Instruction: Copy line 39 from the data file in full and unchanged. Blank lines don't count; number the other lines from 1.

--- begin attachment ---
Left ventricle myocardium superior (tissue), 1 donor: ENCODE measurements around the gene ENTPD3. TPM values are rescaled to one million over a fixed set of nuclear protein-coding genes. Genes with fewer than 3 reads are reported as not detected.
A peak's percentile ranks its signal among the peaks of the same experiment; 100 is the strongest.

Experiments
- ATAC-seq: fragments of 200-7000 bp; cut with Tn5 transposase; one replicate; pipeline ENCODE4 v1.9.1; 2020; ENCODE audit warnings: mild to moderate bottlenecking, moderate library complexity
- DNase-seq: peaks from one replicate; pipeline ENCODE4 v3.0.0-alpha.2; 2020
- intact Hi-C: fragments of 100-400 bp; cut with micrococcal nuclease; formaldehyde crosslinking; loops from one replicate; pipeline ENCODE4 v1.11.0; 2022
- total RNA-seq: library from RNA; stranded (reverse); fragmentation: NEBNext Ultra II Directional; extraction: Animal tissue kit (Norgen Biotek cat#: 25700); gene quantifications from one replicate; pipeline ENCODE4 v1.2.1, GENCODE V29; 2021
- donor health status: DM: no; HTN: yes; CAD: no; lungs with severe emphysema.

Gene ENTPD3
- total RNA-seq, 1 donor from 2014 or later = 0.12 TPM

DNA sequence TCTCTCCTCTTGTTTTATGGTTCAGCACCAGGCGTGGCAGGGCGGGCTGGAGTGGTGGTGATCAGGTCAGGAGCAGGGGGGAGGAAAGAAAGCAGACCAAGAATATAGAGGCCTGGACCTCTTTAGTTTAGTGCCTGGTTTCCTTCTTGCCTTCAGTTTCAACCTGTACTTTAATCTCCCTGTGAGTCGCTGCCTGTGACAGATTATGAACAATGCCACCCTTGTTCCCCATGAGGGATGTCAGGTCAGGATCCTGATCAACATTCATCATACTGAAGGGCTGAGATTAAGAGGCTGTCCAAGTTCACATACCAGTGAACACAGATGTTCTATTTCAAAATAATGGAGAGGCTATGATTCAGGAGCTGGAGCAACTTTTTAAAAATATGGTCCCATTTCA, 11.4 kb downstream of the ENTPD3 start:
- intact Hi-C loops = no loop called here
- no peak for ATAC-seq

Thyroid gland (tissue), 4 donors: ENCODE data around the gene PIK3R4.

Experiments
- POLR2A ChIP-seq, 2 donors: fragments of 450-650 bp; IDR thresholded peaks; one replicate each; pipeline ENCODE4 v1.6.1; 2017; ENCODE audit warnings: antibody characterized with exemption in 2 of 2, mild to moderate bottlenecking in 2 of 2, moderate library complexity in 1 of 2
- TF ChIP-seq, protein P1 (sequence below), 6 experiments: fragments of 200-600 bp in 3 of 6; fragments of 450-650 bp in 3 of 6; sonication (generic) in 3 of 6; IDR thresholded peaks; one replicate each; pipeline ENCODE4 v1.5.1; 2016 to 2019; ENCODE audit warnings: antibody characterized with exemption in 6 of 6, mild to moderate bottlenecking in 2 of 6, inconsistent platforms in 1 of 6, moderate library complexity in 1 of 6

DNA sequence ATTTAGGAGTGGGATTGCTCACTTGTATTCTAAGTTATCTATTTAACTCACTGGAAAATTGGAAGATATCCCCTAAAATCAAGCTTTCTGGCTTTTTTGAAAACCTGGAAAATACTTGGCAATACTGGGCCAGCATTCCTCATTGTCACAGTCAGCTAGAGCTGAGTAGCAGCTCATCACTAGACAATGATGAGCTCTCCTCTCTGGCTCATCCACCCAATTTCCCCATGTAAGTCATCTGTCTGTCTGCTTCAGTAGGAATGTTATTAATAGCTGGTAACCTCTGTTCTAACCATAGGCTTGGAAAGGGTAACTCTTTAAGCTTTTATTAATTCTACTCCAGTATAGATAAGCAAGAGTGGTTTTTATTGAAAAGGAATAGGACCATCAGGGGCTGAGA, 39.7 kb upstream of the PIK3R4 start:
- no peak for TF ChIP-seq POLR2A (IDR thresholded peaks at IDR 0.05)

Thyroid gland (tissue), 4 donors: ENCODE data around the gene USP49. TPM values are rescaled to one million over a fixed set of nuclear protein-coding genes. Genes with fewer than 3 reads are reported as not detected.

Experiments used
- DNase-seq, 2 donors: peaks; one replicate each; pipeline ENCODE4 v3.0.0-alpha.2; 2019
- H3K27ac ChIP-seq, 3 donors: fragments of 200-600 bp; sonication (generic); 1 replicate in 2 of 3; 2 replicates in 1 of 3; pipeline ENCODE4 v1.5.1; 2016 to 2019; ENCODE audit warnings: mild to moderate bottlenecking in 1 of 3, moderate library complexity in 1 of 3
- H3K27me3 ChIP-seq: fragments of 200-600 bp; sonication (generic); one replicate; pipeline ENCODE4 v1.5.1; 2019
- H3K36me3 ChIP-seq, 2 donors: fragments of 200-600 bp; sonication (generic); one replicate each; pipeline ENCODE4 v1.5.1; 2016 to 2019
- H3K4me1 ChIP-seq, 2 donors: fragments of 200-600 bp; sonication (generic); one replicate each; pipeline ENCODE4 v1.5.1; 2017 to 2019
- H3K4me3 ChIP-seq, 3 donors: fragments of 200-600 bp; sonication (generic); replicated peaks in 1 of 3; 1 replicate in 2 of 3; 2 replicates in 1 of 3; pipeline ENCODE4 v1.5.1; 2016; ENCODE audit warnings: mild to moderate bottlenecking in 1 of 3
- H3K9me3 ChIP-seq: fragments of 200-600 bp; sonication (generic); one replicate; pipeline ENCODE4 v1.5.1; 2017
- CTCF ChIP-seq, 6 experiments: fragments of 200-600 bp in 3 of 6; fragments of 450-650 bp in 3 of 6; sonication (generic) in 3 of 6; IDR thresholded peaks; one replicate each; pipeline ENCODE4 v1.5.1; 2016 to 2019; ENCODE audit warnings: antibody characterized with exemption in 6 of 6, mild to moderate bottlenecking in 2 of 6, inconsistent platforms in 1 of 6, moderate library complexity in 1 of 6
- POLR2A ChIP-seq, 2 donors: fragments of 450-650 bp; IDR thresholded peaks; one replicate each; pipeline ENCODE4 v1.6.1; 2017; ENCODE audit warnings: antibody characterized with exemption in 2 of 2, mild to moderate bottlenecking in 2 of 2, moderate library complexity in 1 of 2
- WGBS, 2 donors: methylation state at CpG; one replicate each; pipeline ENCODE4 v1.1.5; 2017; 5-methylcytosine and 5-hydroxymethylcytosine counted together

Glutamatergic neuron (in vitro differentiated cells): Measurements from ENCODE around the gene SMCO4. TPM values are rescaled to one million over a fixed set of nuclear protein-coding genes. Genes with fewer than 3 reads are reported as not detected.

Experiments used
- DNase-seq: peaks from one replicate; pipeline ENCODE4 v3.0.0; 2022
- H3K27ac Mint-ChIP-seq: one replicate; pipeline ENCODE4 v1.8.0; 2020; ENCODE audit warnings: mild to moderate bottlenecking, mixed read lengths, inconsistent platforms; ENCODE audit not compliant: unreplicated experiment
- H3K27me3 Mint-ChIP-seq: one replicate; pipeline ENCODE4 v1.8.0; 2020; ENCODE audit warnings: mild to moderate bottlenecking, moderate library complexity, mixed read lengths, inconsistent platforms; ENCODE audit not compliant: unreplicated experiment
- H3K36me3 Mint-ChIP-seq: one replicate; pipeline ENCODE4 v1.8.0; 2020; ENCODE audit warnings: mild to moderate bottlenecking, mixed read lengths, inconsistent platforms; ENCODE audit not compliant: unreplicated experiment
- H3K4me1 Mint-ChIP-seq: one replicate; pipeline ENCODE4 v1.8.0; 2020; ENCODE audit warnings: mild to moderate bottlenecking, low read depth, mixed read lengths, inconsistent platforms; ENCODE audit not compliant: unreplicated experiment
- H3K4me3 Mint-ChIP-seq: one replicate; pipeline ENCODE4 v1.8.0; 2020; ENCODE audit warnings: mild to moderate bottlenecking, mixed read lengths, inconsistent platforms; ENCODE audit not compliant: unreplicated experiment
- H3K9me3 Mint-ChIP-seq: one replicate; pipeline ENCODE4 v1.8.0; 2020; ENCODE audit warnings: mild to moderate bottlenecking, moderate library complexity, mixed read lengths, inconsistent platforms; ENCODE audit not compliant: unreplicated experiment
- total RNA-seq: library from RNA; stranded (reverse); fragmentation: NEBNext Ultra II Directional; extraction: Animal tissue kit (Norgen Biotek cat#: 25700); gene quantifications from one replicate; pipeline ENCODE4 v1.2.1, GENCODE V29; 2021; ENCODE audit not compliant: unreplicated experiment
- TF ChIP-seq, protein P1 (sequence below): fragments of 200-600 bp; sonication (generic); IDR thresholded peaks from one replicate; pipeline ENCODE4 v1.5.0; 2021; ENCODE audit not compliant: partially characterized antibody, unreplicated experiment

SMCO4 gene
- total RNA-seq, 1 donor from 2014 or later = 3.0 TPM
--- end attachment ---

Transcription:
- H3K4me3 Mint-ChIP-seq: one replicate; pipeline ENCODE4 v1.8.0; 2020; ENCODE audit warnings: mild to moderate bottlenecking, mixed read lengths, inconsistent platforms; ENCODE audit not compliant: unreplicated experiment